I have to talk about another project in my local electorate that is incredibly important. Obviously being a member from Adelaide and from the state of South Australia, I consider water a particularly important issue. I recognise that it has been this government that has had to take up, once again, after neglect from the previous government, the issue of water and the management of the Murray.

For a while there I thought this might be a bipartisan issue. Certainly when the Leader of the Opposition came to Adelaide during the election campaign he inferred it was going to be a bipartisan issue. He was going to sign up to the Murray-Darling plan. Of course, after the election he made it clear that he had no such intention to do anything like that. In fact, in his response to the Queensland floods, he indicated that he would scrap the buyback of water, that he did not think buying back water was important. Now that was of great concern for people of Adelaide. Not only is restoring the Murray critically important, but once again the Leader of the Opposition had gone back on his election commitment.

This Labor government is getting on with the job and, in terms of infrastructure, I am very pleased that this federal government has invested into two projects—Waterproofing the South, Stage 1, and Waterproofing the South, Stage 2. In Waterproofing the South, Stage 2, the federal government has committed $14 million to develop stormwater harvesting in the Onkaparinga Council area. There will be a number of sites which will harvest stormwater and stop it from going out into the sea, which does affect the seagrasses, harvest it and then use it for watering parks and gardens. So is a very exciting project. There is a contribution from the council, $7 million, and $7 million from the state government. This is an example of how state government, federal government and local council can work together constructively. It might not be known to the Leader of the Opposition that one can work constructively and not just be negative about everything. Good outcomes can be reached for the Australian people. In this case good outcomes on water conservation were achieved for the people of Kingston, so this is a particularly important project.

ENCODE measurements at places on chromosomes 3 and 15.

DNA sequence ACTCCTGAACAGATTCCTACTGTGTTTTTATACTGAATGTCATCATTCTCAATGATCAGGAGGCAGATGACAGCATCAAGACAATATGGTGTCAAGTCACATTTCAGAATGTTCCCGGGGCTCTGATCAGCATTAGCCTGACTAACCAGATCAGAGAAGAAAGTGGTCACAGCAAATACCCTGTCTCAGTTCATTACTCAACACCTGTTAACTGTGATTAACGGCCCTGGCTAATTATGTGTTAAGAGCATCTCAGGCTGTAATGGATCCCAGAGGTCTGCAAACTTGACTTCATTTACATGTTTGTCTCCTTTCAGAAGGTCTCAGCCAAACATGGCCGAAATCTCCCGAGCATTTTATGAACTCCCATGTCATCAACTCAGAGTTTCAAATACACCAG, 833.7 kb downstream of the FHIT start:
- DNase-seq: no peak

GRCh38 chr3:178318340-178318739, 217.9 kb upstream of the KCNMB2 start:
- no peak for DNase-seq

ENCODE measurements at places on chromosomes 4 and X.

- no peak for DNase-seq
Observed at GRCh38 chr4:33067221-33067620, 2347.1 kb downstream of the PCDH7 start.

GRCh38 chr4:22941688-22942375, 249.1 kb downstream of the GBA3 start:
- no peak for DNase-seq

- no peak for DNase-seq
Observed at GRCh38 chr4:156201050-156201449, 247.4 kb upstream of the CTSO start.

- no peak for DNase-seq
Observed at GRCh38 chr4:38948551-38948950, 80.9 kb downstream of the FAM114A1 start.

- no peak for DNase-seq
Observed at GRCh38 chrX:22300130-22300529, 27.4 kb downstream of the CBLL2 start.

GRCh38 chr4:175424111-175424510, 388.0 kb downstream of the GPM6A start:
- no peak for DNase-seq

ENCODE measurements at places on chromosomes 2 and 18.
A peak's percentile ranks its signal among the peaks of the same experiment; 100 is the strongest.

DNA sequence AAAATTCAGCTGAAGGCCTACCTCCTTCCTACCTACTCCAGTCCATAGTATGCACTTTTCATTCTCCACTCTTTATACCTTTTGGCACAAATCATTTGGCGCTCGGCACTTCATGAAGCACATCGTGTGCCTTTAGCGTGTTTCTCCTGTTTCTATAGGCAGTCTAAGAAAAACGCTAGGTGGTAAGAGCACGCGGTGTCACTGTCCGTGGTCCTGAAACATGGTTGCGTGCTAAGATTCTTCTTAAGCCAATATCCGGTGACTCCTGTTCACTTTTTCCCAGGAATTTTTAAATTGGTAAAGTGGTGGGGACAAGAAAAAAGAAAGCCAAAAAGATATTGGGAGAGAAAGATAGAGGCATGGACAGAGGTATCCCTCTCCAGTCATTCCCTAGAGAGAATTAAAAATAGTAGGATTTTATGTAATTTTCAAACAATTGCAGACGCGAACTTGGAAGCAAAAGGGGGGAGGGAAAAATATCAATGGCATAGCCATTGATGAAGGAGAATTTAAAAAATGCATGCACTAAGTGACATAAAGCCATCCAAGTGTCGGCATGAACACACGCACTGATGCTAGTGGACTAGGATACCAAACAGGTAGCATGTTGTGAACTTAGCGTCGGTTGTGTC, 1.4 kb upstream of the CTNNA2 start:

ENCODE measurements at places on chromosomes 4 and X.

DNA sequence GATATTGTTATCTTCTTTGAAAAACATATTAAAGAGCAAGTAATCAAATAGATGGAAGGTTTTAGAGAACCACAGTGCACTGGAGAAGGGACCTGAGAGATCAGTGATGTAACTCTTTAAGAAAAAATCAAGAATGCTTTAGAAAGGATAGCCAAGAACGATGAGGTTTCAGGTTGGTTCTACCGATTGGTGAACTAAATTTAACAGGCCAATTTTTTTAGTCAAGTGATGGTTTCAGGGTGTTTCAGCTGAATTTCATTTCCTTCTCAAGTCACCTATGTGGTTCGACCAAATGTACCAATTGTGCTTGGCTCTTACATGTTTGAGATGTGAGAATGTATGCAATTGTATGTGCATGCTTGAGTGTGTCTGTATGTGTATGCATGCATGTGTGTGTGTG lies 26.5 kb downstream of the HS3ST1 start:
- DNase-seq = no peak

There has been a significant increase in investment in local infrastructure in my electorate. One in particular is the Woodcroft Library and Neighbourhood Centre—whose opening I was very pleased to be able to attend—which was funded by the council with a contribution by the federal government under the Green Precincts Fund. This is an incredibly exciting centre which has solar electricity and hot water systems, a rainwater harvesting system, smart building controls and artificial lighting and air conditioning that are set according to outside conditions in order to reduce energy. It is a wonderful, energy efficient building. It is an opportunity not just for the building to be energy and water efficient, but for local residents to go down and look at some of the things that have been done and to take some ideas away. It is trying to extend that information. This is, once again, investment in local areas that have not been invested in before. I am pleased that this budget builds on that investment, ensures that there is investment in the areas that are important—training, hospitals, healthcare, roads and rail—and continues to build our nation and to build, support and create jobs, just as we did during the global financial crisis. I commend the budget and continue to support the important initiatives in my local electorate.

Sitti ng suspended from 13:02 to 16:01